ENTERTAINMENT
October 1, 2012 | By Mike Boehm
Michael Kaiser, president of the John F. Kennedy Center for the Performing Arts in Washington, D.C., has apologized for cussing out the head of the National Hispanic Foundation for the Arts over the phone in mid-September, in response to a demand to stop overlooking Latinos in the annual Kennedy Center Honors awards. Felix Sanchez, chairman of the Washington-based group, had said last week that Kaiser swore and hung up after no more than three minutes when they spoke Sept. 14 - two days after the Kennedy Center had announced a roster of 2012 honorees that, for the 33rdyear out of 35, included no Latinos.
ENTERTAINMENT
March 10, 1999 | MARJORIE MILLER, TIMES STAFF WRITER
When Michael Kaiser started work in November at the Royal Opera House of Covent Garden as its fourth chief executive in less than two years, the British press likened his mission to joining the procession of Henry VIII's wives. As it turns out, the 44-year-old New Yorker hasn't lost his head or his heady reputation for turning around ailing arts groups.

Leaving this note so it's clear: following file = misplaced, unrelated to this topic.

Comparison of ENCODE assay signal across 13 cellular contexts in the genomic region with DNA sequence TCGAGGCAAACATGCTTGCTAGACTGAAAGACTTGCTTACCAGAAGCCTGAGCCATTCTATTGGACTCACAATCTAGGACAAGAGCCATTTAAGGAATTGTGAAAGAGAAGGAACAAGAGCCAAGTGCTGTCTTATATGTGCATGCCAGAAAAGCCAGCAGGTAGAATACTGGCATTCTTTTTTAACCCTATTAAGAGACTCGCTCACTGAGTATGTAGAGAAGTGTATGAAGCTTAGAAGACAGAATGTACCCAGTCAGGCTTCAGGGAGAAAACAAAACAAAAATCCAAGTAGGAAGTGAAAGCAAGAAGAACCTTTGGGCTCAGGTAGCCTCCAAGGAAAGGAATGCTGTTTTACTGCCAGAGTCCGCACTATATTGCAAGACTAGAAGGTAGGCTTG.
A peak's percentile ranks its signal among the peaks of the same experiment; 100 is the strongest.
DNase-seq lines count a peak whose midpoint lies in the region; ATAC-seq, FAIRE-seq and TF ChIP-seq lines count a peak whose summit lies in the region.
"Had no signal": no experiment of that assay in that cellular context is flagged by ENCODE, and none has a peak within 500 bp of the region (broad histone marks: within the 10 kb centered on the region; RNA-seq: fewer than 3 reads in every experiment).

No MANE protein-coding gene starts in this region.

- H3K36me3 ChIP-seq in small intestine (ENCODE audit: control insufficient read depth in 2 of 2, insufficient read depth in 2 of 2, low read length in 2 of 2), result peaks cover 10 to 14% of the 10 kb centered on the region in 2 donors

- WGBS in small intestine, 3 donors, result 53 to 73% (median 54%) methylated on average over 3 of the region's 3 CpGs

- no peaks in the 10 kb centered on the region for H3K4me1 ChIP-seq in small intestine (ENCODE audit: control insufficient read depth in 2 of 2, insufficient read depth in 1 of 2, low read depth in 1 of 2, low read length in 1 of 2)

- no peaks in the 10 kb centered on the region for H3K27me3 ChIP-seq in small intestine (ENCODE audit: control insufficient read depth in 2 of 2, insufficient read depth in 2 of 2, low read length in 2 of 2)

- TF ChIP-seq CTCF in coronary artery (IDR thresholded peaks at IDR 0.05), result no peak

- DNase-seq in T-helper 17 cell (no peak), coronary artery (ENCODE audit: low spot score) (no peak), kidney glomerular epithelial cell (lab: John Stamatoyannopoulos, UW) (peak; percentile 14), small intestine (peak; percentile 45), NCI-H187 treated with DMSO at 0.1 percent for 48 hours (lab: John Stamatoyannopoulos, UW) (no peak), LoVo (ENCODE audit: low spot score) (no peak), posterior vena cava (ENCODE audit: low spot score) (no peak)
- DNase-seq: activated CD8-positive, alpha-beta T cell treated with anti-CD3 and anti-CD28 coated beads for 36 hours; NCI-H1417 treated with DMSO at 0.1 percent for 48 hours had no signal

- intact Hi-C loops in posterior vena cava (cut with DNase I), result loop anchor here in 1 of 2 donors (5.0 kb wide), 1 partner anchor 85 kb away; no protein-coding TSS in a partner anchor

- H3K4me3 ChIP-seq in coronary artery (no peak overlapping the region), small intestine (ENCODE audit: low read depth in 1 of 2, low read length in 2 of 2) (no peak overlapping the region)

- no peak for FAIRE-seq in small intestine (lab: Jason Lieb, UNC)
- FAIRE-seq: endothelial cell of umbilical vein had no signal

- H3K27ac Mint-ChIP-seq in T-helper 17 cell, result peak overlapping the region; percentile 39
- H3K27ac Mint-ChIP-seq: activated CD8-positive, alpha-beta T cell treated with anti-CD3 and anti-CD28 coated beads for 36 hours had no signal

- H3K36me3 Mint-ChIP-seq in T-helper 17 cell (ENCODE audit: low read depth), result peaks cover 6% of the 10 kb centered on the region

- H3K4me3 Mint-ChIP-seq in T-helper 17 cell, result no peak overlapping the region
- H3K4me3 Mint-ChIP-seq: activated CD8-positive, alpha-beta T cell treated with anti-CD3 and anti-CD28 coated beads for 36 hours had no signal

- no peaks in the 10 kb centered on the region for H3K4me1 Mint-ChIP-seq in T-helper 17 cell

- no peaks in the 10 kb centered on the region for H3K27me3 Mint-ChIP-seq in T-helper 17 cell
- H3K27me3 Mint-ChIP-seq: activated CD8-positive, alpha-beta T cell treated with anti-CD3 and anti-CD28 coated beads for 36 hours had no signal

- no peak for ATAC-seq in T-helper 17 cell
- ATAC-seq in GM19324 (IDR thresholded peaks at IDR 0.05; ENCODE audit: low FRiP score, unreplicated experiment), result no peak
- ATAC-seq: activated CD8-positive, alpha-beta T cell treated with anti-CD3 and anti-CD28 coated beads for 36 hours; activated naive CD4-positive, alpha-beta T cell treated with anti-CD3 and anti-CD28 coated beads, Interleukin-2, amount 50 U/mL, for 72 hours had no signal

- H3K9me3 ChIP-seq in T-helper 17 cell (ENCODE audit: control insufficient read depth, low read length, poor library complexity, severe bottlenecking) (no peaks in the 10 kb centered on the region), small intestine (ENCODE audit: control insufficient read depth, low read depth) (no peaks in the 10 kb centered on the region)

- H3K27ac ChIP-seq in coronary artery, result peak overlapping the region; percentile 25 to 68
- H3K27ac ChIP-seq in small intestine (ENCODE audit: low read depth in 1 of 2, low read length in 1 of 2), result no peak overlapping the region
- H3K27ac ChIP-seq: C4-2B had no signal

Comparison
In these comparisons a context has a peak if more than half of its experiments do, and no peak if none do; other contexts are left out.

ENTERTAINMENT
September 30, 2003 | From Reuters
Iraq's National Symphony Orchestra will hold a concert with its American counterpart and cellist Yo-Yo Ma in Washington, as part of a U.S. State Department-sponsored cultural exchange program, the Kennedy Center said Monday. "They're incredibly dedicated musicians and we're very excited about them coming here," Kennedy Center President Michael Kaiser said. "The role of learning about people through art is central."
TRAVEL
June 5, 2011 | By Terry Gardner, Special to the Los Angeles Times
Time is money, so today I'm going to save you both by telling you what happens when your Facebook and Gmail accounts get hacked and how to avoid that fate, which is especially important for travelers. Until this happened to me, I thought strong passwords were for other people. Now a hacker knows where I went to school, where I bank and the names of my cats. Using free Wi-Fi hotspots while traveling and having weak passwords may have made me more vulnerable. I've spent countless hours trying to explain to everyone in my contact list that I am not stranded in London and those emails asking for money weren't from me. "Passwords should be long and strong," said Michael Kaiser, executive director of the National Cyber Security Alliance, a nonprofit public-private partnership focused on cyber security awareness and education.